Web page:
EDCs and Their Impact on Human Health

What Are Common Endocrine Disruptors?

The human population is daily exposed to a wide range of EDCs that can interfere with endocrine functions. Many of these chemicals are associated with the development of breast, testicular and ovarian cancers as well as metabolic diseases such as obesity.

Molecularly, EDCs share structural similarities to natural hormones and interact with nuclear steroid receptors. Common examples include polychlorinated biphenyls (PCBs), dioxins, phthalates and diethylstilbestrol (DES).

1. Pesticides

Endocrine disruptors are chemicals that interfere with the hormone system in humans and cause a wide variety of health problems, such as attention deficit hyperactivity disorder (ADHD), Parkinson’s and Alzheimer’s diseases, obesity, metabolic disorders including diabetes, cardiovascular disease, cancer and immune system impacts. They can mimic the actions of natural hormones, block or prevent their action by blocking the hormone receptors in cells or by altering synthesis, transport, metabolism and excretion.

Many endocrine disruptors are bio-persistent, meaning that they do not break down quickly in the environment. In one study, we measured metabolites of organophosphate, pyrethroid and phenoxy herbicides in urine from 619 reproductive-age women using liquid chromatography-tandem mass spectrometry. We found that higher levels of these metabolites were associated with an increased likelihood of endometriosis diagnosis.

2. Polychlorinated Biphenyls (PCBs)

EDCs include natural and human-made chemicals that mimic, block or interfere with the body’s hormones. They often bind to hormone receptors and cause the normal signaling process to be overstimulated. They can also bind to the enzymes that make or break down hormones, such as estrogens or androgens.

Studies of cell cultures, laboratory animals and wildlife have documented the effects of EDCs. It has been more difficult to demonstrate EDC impacts on humans, but there is evidence that they exist.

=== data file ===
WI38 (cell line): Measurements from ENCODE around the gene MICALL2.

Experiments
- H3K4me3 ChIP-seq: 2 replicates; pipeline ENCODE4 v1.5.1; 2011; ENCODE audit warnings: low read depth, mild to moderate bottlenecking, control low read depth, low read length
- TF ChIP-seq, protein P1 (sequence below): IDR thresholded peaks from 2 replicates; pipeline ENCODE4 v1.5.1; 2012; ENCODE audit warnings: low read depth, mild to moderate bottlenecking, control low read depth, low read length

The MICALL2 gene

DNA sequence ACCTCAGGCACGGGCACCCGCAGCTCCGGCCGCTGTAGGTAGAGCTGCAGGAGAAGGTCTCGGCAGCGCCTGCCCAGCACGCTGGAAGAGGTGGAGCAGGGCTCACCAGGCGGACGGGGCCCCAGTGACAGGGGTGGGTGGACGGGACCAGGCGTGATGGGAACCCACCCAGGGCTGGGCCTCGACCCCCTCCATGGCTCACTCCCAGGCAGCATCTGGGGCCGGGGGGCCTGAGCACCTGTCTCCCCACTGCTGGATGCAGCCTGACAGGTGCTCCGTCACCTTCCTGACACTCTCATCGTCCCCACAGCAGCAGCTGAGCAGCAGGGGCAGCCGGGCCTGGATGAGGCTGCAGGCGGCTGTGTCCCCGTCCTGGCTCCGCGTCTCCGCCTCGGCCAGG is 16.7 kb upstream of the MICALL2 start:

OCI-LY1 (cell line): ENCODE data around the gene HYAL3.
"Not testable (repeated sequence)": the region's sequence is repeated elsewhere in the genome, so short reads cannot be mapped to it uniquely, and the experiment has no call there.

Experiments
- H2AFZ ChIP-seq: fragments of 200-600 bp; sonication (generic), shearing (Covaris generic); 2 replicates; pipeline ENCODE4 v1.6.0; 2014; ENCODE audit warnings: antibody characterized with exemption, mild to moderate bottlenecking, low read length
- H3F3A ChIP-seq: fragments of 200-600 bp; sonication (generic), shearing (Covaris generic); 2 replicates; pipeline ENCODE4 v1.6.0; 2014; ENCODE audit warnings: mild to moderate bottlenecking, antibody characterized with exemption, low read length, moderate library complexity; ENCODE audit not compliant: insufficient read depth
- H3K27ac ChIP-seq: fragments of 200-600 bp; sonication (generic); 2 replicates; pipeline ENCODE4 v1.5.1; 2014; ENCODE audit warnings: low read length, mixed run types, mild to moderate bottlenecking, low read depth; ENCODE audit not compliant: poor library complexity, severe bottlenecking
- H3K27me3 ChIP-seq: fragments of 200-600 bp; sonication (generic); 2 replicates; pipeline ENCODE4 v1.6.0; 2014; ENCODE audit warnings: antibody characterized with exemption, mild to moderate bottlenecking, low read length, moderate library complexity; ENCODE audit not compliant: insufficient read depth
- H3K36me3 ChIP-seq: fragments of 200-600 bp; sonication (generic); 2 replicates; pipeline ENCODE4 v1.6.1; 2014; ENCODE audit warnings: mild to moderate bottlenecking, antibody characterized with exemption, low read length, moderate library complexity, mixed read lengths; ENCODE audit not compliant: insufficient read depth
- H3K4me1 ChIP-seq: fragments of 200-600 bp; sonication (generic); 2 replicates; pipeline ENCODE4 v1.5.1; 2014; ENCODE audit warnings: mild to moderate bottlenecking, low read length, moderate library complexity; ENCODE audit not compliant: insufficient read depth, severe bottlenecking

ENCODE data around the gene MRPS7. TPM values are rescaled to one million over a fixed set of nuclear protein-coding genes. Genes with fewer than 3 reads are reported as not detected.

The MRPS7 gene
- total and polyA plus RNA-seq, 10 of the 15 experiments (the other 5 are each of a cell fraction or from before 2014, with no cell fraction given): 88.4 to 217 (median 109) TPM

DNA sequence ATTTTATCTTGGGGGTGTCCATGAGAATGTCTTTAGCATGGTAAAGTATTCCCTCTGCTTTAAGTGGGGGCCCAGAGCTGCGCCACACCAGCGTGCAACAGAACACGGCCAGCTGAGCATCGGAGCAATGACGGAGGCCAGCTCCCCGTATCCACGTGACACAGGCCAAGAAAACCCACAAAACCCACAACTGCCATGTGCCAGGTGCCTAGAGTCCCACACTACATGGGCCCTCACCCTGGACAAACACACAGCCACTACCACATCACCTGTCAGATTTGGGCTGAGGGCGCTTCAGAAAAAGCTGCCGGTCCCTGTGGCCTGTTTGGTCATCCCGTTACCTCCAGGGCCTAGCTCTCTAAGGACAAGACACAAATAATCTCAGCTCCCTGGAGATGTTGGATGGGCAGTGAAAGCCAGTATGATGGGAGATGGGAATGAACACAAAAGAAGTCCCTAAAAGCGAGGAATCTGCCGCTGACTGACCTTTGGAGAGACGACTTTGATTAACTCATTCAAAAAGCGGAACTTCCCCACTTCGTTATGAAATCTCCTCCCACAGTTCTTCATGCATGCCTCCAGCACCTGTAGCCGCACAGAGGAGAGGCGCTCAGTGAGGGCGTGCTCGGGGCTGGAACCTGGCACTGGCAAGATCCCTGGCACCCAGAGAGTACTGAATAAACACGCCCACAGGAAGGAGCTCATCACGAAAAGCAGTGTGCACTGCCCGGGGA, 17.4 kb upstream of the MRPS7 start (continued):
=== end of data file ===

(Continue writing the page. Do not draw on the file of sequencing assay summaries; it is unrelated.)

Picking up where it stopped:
PCBs contaminate soil and water, and because of their chemical inertness and high lipid solubility, they bioaccumulate in the fat tissue of top food chain consumers (i.e. predatory fish, large mammals, humans). They have been shown to disrupt thyroid and reproductive function in men and women.

3. Triclosan

Triclosan is an antimicrobial chemical added to many household and industrial products to prevent bacterial and fungal growth. It is absorbed through the skin and can be ingested. It is also a moderate skin sensitizer and has been shown to interfere with thyroid hormone production.

Animal studies show that triclosan can reduce thyroid hormone levels. It is also of concern because it crosses the placenta and enters breast milk. It has been detected in human plasma, urine and fish tissues at low doses.

NTP scientists use a broad range of laboratory tests to evaluate chemicals for their potential to disrupt the hormone system. NTP also has been collaborating with other federal agencies, such as the Environmental Protection Agency (EPA), to develop integrated high-throughput testing strategies for screening chemicals for their ability to interact with hormones.

4. Bisphenol A (BPA)

Bisphenol A (BPA) is an endocrine disruptor that mimics or partly mimics naturally occurring hormones like estrogens and androgens in the body. It also binds to hormone receptors and blocks their normal function.

BPA is a chemical used to make certain hard plastics and epoxy resins that line metal cans and some baby bottles. It can leach into food when heated. It’s found in some polycarbonate water bottles and infant bottles marked with the recycling code “7.” It’s also found in some plastic food containers, napkins, and cash register receipts.

Studies show that low doses of this chemical can cause health effects in animals and humans. NIEHS and the National Toxicology Program are assessing BPA and other EDCs, including pesticides, perfluorinated chemicals, compounds that could replace BPA in the market, and flame retardants.

5. Flame Retardants

The body’s endocrine system produces hormones that regulate a wide variety of functions like metabolism, growth, development and reproduction. Chemicals that interfere with this system are called endocrine disruptors.

The vast majority of the endocrine disruptors scientists have tested are flame retardants. When chemists like Arlene Blum first showed that toddlers had 15 times higher levels of one type of flame retardant, brominated tris, in their urine than their mothers, regulators banned it from baby pajamas. But manufacturers simply switched to similar chemicals that scientists hadn’t evaluated yet.

These chemicals are added to furniture foam, electronics and building insulation to meet flammability standards set by government regulations. They can be mixed into the base material (additive flame retardants) or chemically bonded to it (reactive flame retardants). Some have been linked to cancer, hormone disruption and adverse developmental, behavioural, neurological and immune effects in humans and wildlife.

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